Last week the major integrated oil companies reported earnings for the second quarter of 2013, and all in all, the investment world was not pleased with their performances. First, people should understand that the largest oil companies in the world, Exxon, Shell, BP, and Chevron are dominant companies which generate large amounts of revenues, cash flow, and in absolute dollars, net profits. However, the costs for large integrated majors have been going up and are enormous. In order to explore for oil, both in the sea and on land, they have to pay millions for the licenses and the acreage to develop. Once they have the land or rights to sea areas, they have to lay out hundreds of millions of dollars to drill for the oil with rigs or sea platforms. Projects take years to develop, so the payback time can be extended. The chances of discovering oil are typically about one in every four wells that are drilled. One final potential problem is the volatility of oil prices. In this quarter, as oil prices retreated a bit, their profits were hurt some. Obviously, the way technology has developed the capabilities of seismic imaging and the use of sensors and nanotechnology, more precision in locating oil is constantly improving. Still, the largest problem for investors in the oil sector is the amount of capital expenditure which constantly needs to be made.
Another problem for big oil is much of the new possible discovery is located in areas which are very dangerous, either weather wise or in politically unstable regions. Making things even more difficult for the majors is the high volume of oil that they deal with, and the expectations of Wall Street. The investment world is constantly concerned with growth. The big oil majors produce an average of anywhere from 2-5 millions of barrels of oil per day. In order to move the needle on those production numbers, the oil majors have to invest not hundreds of millions of dollars in new projects, but billions of dollars. Big oil is a high stakes game with major financial and political consequences as many countries depend on their oil revenue for nearly all of their budget revenues for a fiscal year. I would expect you will see a much sharper focus placed on developing existing acreage versus looking for new territories, especially if those areas are dangerous, in tough to access regions, or under the control of governments which might be considered questionable to deal with.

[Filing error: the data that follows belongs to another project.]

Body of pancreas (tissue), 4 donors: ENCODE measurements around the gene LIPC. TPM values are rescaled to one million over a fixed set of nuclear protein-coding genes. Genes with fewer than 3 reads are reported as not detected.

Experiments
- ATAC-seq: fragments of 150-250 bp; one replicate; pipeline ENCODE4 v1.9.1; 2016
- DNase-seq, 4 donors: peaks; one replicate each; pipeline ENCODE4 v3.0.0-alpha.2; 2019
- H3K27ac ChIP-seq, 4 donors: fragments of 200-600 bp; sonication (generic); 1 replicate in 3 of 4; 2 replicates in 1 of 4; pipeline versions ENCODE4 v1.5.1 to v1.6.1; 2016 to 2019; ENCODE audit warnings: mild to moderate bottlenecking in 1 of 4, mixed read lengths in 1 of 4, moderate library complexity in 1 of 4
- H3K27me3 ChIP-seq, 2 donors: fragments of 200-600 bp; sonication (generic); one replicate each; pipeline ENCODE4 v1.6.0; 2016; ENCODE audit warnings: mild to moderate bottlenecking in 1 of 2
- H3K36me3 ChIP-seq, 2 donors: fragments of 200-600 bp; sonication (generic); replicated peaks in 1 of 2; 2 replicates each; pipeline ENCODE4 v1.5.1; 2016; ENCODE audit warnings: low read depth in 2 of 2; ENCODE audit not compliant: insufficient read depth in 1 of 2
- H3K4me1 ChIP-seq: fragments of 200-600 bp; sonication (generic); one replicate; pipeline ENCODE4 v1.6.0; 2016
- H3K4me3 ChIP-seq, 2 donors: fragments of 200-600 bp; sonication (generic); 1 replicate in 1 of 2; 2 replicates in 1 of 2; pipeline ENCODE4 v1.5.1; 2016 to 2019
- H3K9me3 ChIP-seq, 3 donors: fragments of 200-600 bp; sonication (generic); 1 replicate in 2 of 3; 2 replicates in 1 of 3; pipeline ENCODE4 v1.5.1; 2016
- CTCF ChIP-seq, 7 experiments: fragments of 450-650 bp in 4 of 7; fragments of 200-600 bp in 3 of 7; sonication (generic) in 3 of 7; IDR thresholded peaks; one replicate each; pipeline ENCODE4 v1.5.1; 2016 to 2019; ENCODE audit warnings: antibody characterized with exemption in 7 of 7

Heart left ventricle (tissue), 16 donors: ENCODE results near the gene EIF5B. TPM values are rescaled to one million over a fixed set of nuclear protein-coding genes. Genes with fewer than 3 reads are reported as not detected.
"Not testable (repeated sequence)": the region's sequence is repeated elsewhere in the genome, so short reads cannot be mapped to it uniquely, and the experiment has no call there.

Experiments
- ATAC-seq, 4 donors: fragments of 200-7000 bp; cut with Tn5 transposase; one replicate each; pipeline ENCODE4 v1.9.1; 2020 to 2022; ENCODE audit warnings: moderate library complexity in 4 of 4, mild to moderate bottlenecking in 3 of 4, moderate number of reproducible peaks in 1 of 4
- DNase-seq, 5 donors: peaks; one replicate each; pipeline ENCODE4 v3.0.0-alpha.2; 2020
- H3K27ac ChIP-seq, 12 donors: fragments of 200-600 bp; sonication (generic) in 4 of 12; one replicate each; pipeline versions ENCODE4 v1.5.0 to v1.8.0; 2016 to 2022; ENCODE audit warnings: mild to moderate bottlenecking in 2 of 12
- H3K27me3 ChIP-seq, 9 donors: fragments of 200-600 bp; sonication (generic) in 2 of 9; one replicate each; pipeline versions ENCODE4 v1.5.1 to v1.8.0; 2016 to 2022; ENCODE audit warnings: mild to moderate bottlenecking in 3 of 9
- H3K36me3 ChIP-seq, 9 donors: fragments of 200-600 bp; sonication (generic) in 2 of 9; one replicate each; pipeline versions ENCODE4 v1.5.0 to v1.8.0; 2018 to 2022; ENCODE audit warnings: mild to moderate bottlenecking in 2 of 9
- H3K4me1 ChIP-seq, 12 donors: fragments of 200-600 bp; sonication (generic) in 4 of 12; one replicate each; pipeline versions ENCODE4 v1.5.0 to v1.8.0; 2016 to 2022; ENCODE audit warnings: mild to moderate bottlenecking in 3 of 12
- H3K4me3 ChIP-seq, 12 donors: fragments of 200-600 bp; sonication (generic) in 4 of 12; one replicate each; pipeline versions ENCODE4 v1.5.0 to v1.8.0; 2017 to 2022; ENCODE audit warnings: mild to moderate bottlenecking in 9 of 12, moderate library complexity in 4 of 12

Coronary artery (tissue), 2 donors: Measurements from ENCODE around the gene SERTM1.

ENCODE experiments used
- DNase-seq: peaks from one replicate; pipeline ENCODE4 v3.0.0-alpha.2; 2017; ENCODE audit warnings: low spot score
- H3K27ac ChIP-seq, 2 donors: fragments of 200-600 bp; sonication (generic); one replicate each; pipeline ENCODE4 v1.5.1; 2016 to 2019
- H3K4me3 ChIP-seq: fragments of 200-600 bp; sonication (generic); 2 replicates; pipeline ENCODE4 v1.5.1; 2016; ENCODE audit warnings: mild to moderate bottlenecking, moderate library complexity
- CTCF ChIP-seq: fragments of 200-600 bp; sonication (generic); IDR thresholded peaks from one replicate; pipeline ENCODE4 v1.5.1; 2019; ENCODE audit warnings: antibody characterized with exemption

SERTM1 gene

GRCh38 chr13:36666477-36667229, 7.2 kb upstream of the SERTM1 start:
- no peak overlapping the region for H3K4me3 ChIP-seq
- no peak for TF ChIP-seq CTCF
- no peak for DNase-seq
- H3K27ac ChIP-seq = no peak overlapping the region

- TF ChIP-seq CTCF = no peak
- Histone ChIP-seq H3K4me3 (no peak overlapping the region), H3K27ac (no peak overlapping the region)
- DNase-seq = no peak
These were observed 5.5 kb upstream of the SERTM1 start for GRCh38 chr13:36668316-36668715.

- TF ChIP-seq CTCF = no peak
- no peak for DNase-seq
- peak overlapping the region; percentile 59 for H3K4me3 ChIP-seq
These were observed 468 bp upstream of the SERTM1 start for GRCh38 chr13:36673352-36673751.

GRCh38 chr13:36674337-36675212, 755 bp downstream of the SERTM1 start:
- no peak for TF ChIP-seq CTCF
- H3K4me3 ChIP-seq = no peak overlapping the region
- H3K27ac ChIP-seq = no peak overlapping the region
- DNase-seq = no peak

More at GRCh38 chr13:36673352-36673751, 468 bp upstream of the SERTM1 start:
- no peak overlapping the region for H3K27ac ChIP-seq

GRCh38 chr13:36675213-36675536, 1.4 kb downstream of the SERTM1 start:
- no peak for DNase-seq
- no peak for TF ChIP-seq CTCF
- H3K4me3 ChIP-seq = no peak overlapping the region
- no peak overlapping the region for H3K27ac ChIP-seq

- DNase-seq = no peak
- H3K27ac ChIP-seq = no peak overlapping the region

In looking at the major's results, Exxon, BP, Shell, and Chevron all had results which were below what the market expected. Speaking specifically to BP and Shell, the former was hurt by a high tax rate and some tax lag on their investment in Rosneft and how Russian duties are calculated. Certainly, the fact they had to set aside a bit more money for the ongoing legal situation from the Macondo oil spill did not help either. Operationally, things went pretty much as expected as their upstream division performed well and their downstream (refining) was solid.
Shell was disappointing because their investments in non conventional avenues for oil development, meaning shale and tight oil, proved very disappointing. Shell also withdrew their guidance for cash flow growth in the future. Shell is the second largest oil company in the world, and their announcement shows that regardless of how promising an area is, if you pay too much for land or access to development, there certainly is no guarantee you can recover the resources to make the return on investment worthwhile. This is the fundamental issue with the big oil companies right now, which is how much return will be realized based on the amount of capital spent. Shock of shock to anyone investing capital, but this is the same question one has to consider for any opportunity you might evaluate. I would expect Shell will return to the fundamentals of upstream exploration and refining to get those operational areas straightened out. Once they do so, they will then revisit the unconventional resource question, but probably with a heightened focus on return on investment. One final note on the big oil companies is they remain dominant in an industry which will be with us for quite a long time. In that light, Wall Street ignoring them, or even worse punishing them, might not be the wisest action. In fact, a few of the major are buying back their own shares. Hmm, what does that tell you?